Raised by Wolves(10)

By: Jennifer Lynn Barnes

Sorry, Bronwyn.

Devon put an arm around me and curled his lips into an expression I recognized as Smirk Number One: sarcastic with a touch of I-couldn’t-care-less. “Why, Bryn,” he said with a hint of Scarlett O’Hara in his voice, “I do believe he’s given her your pen.”

Devon’s words freed up my mouth, which—true to form—spoke without consulting my brain. “Well, get Freud on the phone. He’ll have a field day with this one.”

That should have been the end of it, but unfortunately, algebra was my last class of the day, and that meant that Devon wasn’t the only wolf in the near vicinity. Ark Valley was small, the combined middle/high school was even smaller, and even though I wasn’t close to any of the other juveniles in our pack, when it came to confrontations with the outside world, we were family.

Or as they would have phrased it, I was theirs.

There were only three of them, and one was a seventh grader, but werewolves mature quickly. By age twelve, they look like teenagers, and by the time they’re in high school, they could pass for twenty. Somewhere around fifteen or sixteen, their growth slows down, and most don’t ever age past about thirty, no matter how many centuries they see.

Moral of the story? My age-mates were all physically advanced for their age, and Jeff had reason to be looking nervous.

They didn’t descend, not right away, and they didn’t say a word. My pack-mates just circled us, with long, ambling strides, their eyes flickering from me to Jeff and back again.

Out of habit, I shut them out. Bond or no bond, nobody got into my head but me, and the last thing I wanted was to feel the low, dangerous vibration of a growl beneath the surface of someone else’s skin.

To Jeff, they must just have looked like an odd assortment of strangely intense ruffians whose backwoods roots showed in every crevice of their faces. To me, they looked like Trouble, capital T.

I brushed my hand lightly against Devon’s arm, and he nodded.

“Thank you for that extremely Freudian performance, Jeff. Sir, madam, we bid you good day.” Dev boomed out the words in his best Sean Connery accent, but all the while, he kept his eyes on the others, staring them down, warning them not to come closer. There was a single moment in which I thought the others might disregard the warning and close in, but a few seconds later, the tension broke. Callum’s wolves had ultimate control over their animal instincts, and they knew as well as I did that altercations with the outside world wouldn’t be met with smiles and pats on the back from the pack’s alpha.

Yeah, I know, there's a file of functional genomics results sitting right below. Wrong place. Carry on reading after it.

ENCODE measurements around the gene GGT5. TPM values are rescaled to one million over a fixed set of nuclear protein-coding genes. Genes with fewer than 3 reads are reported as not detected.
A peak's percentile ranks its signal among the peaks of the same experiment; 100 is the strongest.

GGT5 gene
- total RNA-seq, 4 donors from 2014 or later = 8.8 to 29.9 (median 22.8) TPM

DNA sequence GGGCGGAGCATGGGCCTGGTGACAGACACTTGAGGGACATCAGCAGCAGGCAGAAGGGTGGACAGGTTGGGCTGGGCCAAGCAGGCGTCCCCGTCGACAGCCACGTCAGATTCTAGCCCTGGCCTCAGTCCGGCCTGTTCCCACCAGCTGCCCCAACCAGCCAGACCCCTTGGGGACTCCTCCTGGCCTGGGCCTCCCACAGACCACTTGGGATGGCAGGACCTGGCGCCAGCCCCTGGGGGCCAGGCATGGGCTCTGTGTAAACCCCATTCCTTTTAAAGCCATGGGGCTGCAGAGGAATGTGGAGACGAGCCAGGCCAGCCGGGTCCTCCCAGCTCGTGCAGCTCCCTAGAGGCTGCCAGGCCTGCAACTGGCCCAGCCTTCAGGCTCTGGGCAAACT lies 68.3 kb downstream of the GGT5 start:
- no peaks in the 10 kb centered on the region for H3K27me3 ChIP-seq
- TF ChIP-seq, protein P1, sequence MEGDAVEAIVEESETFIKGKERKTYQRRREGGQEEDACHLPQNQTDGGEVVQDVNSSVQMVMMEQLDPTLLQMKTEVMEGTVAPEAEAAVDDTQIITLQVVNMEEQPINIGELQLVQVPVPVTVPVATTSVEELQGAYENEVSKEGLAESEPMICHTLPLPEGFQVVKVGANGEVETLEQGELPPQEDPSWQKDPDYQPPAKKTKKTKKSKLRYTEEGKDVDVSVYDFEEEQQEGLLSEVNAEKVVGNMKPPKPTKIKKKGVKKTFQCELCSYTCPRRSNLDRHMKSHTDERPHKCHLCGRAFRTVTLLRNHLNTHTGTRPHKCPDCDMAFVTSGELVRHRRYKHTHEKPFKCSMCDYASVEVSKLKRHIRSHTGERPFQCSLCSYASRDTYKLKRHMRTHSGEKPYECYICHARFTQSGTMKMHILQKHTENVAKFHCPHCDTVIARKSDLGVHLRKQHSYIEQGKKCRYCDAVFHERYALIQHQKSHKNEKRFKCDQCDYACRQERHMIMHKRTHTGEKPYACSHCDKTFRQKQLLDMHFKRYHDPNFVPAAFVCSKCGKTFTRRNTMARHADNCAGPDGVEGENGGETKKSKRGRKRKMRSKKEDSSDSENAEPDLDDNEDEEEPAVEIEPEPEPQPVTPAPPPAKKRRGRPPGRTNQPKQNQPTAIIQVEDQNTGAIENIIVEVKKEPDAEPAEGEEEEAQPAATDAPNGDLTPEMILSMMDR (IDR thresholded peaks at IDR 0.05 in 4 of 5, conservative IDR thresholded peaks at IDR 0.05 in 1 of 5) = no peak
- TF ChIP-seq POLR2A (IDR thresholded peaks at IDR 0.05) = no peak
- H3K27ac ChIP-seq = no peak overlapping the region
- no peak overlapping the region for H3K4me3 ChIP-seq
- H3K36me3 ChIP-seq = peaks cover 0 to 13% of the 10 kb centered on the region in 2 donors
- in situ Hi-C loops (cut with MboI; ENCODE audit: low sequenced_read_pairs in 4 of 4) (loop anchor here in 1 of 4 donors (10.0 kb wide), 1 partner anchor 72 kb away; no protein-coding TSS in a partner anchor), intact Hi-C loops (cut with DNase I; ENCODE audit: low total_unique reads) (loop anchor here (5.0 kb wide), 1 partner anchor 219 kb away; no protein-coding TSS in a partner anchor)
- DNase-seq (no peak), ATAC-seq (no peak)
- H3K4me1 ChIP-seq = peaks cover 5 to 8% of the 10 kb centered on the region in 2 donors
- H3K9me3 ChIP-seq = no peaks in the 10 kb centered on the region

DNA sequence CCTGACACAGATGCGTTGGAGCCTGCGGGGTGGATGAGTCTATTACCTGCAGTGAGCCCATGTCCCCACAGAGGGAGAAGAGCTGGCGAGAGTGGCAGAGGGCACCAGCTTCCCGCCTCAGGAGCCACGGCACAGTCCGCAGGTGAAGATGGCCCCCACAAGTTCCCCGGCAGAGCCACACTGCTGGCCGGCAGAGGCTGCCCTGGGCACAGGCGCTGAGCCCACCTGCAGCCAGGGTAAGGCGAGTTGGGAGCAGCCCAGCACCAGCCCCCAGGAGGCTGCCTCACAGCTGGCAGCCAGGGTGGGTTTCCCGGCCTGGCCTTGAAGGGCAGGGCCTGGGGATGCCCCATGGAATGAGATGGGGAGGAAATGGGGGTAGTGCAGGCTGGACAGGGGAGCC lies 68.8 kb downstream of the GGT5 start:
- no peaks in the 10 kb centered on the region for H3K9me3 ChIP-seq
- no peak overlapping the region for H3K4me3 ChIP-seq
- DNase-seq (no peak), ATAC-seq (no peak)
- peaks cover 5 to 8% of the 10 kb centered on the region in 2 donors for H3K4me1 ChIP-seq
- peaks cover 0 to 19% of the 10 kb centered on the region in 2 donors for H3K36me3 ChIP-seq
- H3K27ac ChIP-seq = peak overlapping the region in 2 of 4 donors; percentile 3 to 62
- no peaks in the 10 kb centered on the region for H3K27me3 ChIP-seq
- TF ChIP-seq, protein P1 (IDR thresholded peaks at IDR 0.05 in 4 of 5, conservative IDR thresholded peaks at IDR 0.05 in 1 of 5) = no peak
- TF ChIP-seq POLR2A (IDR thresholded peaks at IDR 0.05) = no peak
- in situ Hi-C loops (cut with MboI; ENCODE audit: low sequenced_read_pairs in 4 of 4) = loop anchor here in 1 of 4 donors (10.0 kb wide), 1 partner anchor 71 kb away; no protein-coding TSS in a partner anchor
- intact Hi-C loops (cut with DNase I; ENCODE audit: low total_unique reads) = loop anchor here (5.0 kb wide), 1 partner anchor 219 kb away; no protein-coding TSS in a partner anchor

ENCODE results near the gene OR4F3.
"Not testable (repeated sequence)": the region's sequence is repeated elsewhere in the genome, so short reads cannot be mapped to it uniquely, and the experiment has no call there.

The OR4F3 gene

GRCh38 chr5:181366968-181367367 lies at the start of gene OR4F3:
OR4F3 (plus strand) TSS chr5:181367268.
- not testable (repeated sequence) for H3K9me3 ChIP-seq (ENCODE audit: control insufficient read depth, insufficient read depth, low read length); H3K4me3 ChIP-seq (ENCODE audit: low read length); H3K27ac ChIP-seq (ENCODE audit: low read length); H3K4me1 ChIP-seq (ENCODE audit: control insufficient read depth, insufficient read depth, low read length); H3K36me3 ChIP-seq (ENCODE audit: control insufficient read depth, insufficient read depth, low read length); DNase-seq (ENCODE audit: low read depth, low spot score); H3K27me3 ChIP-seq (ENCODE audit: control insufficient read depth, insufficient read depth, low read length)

Unaware of just how much of a reprieve they’d gotten, Jeff and his little lady scurried away, and I was left with four teenage werewolves—none of whom liked the idea of my walking home by myself.

General rule of thumb: except for Devon, the rest of our age-mates usually gave me a fairly wide berth. One seemingly mild glance from Callum was all it took to warn them away from thinking I was future mate material, and unless werewolves were on the lookout for a breeding partner, most of them didn’t have any use for humans. There were at most a dozen of us human-types living in the woods at any given time, and besides me, every single one was mated to one of the pack’s males. There were more human females, lots of them, buried in unmarked graves: the ones who hadn’t survived taking on a bond with the pack during the mating process, the ones who’d died in childbirth, the ones who’d lived to a ripe old age while their werewolf mates stayed young.

No, thank you.

If Callum hadn’t scared off any and all of my would-be suitors, I would have done the job myself.

“You three can go now,” I said, trying to put a hint of Callum—understated authority and uncompromising power—in my voice.

Not one of them moved.

Since I obviously wasn’t good at commanding their fear and respect, I tried to appeal to their rationality. “I’m fine. I’m safe. The outside threat just went poof.” Unfortunately, this seemed to be falling on completely deaf ears. Jeff was gone, and if anyone had a claim to me, it was Devon, but our age-mates just stood there, flanking my position like the threat hadn’t abated.

If I’d opened up my bond, I might have been able to figure out why, but I also would have been devoured whole by the power that flowed through the entire pack. I was connected to each of them through Callum’s Mark, but just living with the pack had me treading water for every breath of independence I managed to take.

All of which meant that I had to rely on more subtle methods of finding out the things that I needed to know.

“Jeff’s gone, and you’re all acting like the threat is still here,” I said. “Would I be correct in guessing that means that there is an outside threat? And would this be the same outside threat that has Callum insisting I be inside every day by dark?”

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